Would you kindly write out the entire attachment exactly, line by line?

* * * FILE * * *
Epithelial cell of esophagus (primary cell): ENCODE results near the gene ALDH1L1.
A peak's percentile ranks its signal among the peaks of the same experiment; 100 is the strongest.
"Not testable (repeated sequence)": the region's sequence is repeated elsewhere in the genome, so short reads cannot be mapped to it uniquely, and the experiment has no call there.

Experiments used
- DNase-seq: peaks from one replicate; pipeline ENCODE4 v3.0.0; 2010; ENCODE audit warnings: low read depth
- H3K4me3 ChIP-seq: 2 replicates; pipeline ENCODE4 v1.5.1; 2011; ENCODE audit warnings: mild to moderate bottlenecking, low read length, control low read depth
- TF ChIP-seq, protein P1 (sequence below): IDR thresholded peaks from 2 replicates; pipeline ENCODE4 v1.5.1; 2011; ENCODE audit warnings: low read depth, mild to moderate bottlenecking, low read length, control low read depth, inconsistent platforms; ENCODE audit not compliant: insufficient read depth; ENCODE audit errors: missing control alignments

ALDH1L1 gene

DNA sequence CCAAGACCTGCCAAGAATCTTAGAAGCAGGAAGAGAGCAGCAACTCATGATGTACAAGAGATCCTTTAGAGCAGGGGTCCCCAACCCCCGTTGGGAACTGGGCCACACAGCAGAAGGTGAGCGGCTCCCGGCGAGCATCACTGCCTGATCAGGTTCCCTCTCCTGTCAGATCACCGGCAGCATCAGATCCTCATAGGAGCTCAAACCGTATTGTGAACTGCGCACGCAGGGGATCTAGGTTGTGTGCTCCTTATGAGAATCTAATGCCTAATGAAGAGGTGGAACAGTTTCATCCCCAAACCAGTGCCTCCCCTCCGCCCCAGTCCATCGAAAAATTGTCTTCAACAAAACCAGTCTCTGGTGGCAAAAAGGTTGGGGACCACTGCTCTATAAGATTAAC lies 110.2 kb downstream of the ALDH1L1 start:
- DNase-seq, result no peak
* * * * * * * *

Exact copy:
Epithelial cell of esophagus (primary cell): ENCODE results near the gene ALDH1L1.
A peak's percentile ranks its signal among the peaks of the same experiment; 100 is the strongest.
"Not testable (repeated sequence)": the region's sequence is repeated elsewhere in the genome, so short reads cannot be mapped to it uniquely, and the experiment has no call there.

Experiments used
- DNase-seq: peaks from one replicate; pipeline ENCODE4 v3.0.0; 2010; ENCODE audit warnings: low read depth
- H3K4me3 ChIP-seq: 2 replicates; pipeline ENCODE4 v1.5.1; 2011; ENCODE audit warnings: mild to moderate bottlenecking, low read length, control low read depth
- TF ChIP-seq, protein P1 (sequence below): IDR thresholded peaks from 2 replicates; pipeline ENCODE4 v1.5.1; 2011; ENCODE audit warnings: low read depth, mild to moderate bottlenecking, low read length, control low read depth, inconsistent platforms; ENCODE audit not compliant: insufficient read depth; ENCODE audit errors: missing control alignments

ALDH1L1 gene

DNA sequence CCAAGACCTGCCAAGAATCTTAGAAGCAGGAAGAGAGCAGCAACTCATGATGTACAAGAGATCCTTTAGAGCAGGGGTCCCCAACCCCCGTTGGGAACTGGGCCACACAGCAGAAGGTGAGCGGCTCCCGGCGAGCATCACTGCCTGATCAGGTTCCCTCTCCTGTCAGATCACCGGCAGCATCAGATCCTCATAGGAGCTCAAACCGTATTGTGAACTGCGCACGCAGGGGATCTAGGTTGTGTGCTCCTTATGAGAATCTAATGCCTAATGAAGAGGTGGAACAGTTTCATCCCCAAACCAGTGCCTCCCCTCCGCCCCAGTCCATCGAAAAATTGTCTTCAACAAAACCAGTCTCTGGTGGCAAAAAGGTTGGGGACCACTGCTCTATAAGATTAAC lies 110.2 kb downstream of the ALDH1L1 start:
- DNase-seq, result no peak